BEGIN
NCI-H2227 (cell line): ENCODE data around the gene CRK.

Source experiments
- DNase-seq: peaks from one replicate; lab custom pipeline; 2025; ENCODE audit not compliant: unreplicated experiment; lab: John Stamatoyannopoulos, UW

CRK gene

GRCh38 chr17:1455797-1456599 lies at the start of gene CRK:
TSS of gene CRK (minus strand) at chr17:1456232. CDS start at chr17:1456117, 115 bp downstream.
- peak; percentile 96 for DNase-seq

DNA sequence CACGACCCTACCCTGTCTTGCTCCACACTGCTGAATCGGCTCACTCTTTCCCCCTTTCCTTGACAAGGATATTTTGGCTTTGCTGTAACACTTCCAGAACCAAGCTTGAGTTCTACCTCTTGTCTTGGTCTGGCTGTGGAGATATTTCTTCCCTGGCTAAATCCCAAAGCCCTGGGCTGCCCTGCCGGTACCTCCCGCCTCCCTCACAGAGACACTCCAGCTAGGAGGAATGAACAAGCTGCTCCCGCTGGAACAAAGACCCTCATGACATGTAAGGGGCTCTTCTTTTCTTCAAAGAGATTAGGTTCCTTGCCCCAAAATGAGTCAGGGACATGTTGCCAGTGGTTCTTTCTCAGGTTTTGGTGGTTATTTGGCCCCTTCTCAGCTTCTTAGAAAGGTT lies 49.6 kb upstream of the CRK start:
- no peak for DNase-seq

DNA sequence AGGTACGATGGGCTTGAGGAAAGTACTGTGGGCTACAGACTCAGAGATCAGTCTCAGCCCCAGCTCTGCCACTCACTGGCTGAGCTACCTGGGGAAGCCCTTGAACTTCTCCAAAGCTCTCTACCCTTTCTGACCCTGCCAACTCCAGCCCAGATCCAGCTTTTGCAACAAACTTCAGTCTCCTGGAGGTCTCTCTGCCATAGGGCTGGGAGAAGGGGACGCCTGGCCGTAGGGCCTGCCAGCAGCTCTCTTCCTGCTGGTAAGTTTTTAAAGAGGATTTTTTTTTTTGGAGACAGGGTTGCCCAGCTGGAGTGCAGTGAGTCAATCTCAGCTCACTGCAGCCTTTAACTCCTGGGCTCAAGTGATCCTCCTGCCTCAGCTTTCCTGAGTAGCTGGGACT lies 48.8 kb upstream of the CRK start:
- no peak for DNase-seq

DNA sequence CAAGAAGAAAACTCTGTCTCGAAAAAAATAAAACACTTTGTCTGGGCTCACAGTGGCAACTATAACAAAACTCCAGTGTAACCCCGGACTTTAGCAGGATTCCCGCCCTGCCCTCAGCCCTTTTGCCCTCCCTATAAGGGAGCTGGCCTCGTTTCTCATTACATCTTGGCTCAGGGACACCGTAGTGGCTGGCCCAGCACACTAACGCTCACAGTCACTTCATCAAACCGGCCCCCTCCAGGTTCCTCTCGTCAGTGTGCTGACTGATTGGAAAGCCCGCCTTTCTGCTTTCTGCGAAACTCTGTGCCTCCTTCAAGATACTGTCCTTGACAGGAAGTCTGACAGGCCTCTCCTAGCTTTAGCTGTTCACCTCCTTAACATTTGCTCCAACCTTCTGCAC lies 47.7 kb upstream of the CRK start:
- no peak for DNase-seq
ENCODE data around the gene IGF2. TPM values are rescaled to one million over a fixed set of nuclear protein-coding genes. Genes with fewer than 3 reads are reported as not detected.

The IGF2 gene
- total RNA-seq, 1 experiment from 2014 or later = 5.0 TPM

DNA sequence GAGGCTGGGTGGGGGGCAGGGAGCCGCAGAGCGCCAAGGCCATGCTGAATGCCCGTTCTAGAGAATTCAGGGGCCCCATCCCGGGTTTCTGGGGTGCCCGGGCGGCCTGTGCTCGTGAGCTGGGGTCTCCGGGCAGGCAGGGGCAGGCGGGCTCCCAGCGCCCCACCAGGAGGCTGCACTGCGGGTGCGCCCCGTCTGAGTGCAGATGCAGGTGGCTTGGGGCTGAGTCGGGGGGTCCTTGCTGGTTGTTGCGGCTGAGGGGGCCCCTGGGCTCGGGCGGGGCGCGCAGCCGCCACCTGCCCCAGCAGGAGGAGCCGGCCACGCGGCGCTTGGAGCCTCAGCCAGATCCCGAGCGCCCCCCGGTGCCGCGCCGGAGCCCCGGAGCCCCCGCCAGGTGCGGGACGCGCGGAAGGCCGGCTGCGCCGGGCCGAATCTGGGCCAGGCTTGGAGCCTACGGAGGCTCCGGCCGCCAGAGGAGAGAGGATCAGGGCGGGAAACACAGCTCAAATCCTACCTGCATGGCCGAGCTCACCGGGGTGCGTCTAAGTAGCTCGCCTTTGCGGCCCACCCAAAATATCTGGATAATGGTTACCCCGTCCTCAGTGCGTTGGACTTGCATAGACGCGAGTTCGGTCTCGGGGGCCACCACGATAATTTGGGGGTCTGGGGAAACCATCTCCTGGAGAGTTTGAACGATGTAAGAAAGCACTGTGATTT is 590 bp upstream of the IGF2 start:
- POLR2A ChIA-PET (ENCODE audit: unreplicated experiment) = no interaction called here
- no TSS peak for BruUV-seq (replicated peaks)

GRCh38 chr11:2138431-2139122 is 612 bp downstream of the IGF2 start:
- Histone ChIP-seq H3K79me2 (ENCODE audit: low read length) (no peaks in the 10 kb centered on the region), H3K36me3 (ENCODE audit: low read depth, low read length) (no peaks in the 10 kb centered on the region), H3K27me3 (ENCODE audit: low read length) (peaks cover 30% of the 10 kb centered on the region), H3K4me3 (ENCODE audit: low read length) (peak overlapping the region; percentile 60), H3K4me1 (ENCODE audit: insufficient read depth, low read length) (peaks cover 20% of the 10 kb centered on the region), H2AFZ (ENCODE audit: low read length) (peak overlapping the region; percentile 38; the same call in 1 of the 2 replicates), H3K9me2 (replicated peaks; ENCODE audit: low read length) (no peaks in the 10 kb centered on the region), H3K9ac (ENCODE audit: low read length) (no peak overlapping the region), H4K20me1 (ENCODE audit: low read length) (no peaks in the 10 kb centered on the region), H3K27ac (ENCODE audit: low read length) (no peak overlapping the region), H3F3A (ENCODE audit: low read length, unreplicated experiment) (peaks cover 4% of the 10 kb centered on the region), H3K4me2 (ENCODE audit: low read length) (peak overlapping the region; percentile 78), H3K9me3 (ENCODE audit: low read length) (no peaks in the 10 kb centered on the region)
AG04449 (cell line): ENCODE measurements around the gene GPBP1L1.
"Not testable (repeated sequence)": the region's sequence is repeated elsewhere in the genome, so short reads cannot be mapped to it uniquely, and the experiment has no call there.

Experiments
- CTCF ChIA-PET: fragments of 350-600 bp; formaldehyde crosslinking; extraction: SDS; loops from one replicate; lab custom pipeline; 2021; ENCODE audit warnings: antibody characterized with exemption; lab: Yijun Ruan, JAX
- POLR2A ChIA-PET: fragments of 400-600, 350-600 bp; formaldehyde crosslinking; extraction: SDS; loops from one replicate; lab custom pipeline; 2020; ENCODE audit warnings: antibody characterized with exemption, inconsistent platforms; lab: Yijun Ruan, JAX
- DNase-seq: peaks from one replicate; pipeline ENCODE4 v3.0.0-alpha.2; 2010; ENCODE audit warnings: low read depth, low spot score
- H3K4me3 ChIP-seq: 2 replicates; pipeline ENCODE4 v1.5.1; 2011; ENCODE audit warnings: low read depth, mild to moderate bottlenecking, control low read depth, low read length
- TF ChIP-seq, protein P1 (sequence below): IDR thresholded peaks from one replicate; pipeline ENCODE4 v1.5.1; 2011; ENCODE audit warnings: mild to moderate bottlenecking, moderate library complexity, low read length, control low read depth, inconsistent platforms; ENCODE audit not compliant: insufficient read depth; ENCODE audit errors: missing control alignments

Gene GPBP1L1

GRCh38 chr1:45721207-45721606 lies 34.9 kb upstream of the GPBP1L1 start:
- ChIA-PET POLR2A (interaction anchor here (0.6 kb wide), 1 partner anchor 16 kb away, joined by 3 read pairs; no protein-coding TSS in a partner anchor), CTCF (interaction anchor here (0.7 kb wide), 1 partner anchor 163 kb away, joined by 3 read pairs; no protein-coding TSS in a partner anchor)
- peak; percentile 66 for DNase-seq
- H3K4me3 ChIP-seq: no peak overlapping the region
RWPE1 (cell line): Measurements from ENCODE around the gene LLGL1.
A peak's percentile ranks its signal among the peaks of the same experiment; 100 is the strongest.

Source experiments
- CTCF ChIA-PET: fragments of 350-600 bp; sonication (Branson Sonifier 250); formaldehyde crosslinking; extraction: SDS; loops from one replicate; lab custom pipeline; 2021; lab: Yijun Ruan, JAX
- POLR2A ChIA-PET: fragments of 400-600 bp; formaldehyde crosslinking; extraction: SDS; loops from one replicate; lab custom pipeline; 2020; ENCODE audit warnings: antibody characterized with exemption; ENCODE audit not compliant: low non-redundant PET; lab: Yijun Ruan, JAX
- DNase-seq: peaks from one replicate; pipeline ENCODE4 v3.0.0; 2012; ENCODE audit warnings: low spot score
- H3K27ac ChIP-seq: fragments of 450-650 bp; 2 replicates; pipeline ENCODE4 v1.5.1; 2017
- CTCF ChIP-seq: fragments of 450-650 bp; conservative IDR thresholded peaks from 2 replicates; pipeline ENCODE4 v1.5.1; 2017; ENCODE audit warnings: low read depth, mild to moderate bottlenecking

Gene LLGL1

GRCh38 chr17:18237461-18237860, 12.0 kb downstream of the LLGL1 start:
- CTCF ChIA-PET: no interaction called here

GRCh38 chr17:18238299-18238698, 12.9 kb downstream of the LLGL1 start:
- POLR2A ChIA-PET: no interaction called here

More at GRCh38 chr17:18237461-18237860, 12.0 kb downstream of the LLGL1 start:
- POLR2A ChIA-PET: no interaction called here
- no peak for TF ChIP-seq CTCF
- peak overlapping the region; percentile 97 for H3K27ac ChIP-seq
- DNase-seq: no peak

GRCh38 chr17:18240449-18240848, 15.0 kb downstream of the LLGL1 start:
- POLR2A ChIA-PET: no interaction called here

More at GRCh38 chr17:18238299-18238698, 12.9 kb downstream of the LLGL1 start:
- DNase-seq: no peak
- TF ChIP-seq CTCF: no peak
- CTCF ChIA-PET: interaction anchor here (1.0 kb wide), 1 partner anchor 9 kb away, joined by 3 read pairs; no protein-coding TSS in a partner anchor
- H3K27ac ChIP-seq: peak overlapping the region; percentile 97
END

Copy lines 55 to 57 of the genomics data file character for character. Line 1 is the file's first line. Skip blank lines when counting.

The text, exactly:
More at GRCh38 chr17:18238299-18238698, 12.9 kb downstream of the LLGL1 start:
- DNase-seq: no peak
- TF ChIP-seq CTCF: no peak